A celebration of Scottish artists across time

First ever exhibition dedicated to exploring the different ways that drawing in Scotland has shaped the work of some of the country’s most celebrated artists, designers and makers across time.

The art of Scottish drawing is celebrated in Lines from Scotland a new exhibition featuring work by three generations of painters, sculptors, textile designers, musicians and makers including rarely seen works by Elizabeth Blackadder, Andy Goldsworthy, Dorothy Hogg, David Shrigley and Inge Thomson among others.

Running from 9 November to 22 February 2020 at St Andrew’s Museum and and touring to Dunfermline Carnegie Library & Galleries (7 Mar-10 May) and Gracefield Arts Centre, Dumfries (16 May-25 July) Lines from Scotland curated by Amanda Game in collaboration with Diana Sykes of Fife Contemporary invites us to appreciate the ‘modesty and mastery’ in selected works by 23 artists.

Hand-drawn pencil and ink lines share space with lines from the etching press, and lines incised into ceramic surfaces; some lines are modelled in wire or woven as threads; lines are animated, scored as music and shaped into words and poems.

These lines conjure atmosphere and detail in the Scottish landscape in works such as Wilhelmina Barns Graham’s Vortex, and Frances Walker’s Storm Beach Fank as well as urban responses from Carol Rhodes and Norma Starszakowna. There is human intimacy in the personal portraits by Elizabeth Blackadder and John Houston and we get under the surface of things in Dorothy Hogg’s silver Artery brooches and Lucy Skaer’s layered Chine collé prints.

Exploring new contexts for drawing, David Shrigley’s Life Behind the Scenes animation commissioned by Pringle of Scotland is on show alongside the work of Susie Leiper whose calligraphy of lines by poet Sorley MacLean appear on the Royal Bank of Scotland’s new £5 note.

Andy Goldsworthy’s My Arm. Black Mud Dumfriesshire, Scotland. April 2012, reflects one of the common threads of the exhibition: each exhibitor’s attentive immersion in and close observation of specific human and material environments.

Many observations include studies of plants from images by Rory McEwen and Lizzie Sanders to Frances Priest’s designs for door furniture created during the ‘Patterns of Flora’ project for Raasay House, Michael Lloyds chased beakers or Hanna Tuulikki’s hand drawn musical score transposing the form of Viola Tricolor into music for into music for High Heels & Horsehair’s violin and cello.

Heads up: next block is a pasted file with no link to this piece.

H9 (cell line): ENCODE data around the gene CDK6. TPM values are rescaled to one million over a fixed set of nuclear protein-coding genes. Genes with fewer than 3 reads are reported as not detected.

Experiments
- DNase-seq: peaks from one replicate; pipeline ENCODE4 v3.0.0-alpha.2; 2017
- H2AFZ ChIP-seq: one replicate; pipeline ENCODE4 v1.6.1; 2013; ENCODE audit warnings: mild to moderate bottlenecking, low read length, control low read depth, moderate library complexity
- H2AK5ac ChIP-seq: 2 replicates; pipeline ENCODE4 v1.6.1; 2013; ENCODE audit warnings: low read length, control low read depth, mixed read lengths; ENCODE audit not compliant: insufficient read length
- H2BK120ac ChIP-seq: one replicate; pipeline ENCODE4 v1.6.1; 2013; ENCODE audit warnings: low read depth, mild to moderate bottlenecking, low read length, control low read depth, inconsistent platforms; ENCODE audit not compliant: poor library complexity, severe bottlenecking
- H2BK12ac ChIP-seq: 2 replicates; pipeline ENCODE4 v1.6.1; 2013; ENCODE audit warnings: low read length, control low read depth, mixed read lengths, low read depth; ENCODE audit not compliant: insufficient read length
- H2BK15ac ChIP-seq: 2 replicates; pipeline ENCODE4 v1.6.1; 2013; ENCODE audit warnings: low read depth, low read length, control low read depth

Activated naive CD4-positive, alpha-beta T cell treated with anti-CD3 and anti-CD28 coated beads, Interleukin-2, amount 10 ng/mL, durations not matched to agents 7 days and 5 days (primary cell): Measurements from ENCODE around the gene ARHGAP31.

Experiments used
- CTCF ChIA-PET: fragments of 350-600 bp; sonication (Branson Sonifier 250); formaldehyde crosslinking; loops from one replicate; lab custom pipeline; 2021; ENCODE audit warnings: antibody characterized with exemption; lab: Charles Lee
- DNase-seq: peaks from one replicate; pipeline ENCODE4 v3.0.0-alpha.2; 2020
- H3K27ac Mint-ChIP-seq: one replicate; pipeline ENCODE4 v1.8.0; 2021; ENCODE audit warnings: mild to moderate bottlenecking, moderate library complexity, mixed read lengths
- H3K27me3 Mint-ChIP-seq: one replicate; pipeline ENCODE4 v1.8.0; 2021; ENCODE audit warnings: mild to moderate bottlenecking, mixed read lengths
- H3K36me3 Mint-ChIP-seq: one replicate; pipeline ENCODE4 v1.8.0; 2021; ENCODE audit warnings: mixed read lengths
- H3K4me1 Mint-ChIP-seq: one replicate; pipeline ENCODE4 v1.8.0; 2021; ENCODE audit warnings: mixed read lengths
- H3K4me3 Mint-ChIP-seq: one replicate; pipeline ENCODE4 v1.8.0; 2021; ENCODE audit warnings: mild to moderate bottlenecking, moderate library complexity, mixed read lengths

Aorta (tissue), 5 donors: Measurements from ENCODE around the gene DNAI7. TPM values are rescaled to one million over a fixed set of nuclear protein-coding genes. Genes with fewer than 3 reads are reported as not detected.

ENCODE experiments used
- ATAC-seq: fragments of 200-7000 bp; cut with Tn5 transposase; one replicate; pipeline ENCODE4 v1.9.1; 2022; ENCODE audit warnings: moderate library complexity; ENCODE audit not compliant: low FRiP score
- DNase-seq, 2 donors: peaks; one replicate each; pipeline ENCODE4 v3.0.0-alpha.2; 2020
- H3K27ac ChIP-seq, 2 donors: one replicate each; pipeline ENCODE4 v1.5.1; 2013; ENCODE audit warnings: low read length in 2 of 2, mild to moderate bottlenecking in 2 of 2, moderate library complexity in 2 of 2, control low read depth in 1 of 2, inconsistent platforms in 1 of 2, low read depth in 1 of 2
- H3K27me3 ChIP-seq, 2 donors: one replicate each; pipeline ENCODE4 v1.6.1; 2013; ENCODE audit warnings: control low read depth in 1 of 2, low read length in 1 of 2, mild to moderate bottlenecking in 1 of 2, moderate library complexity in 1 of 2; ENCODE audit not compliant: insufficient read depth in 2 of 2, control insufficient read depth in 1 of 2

Further collaboration with music comes from textile artist Deirdre Nelson working with Inge Thomson and Shetland’s culture. The origin of writing as a form of hand drawn line in everyday practical life is emphasised in works such as Ian Hamilton Finlay’s BCK75 (PROEM) which appears in the form of a drawing, screenprint and tapestry that collectively reflect the inscriptions found on Scottish fishing boats. Hamilton Finlay’s friend and fellow poet Thomas A Clark suggests in a series of simple cards, produced with artist Laurie Clark, ‘In small things delight is intense’. All drawings suggest the joy of looking more closely at the world around us.

Curator Amanda Game said: ‘Acts of looking and the practice of close observation through drawing lies at the heart of the work in Lines from Scotland and has guided the selection of the 23 exhibitors included.

‘In this exhibition I wanted to explore how drawing continues to be central to the communication and development of some very different ideas here in Scotland, and how this overtly very modest act can create a particular intimacy between artist and viewer that encourages all of us to look more closely at the world around us.

‘I am very grateful to all the artists and designers, or their representatives, for taking the time to work with myself and Diana to select and loan works for the exhibition.’

Diana Sykes, director, Fife Contemporary, added: ‘I have been fascinated to discover the many connections across very different artists and practices selected by Amanda and I am excited to see further conversations between the works once they are physically brought together. Lines from Scotland demonstrates that the fundamental human need to make marks to work out and express ideas crosses media and time.’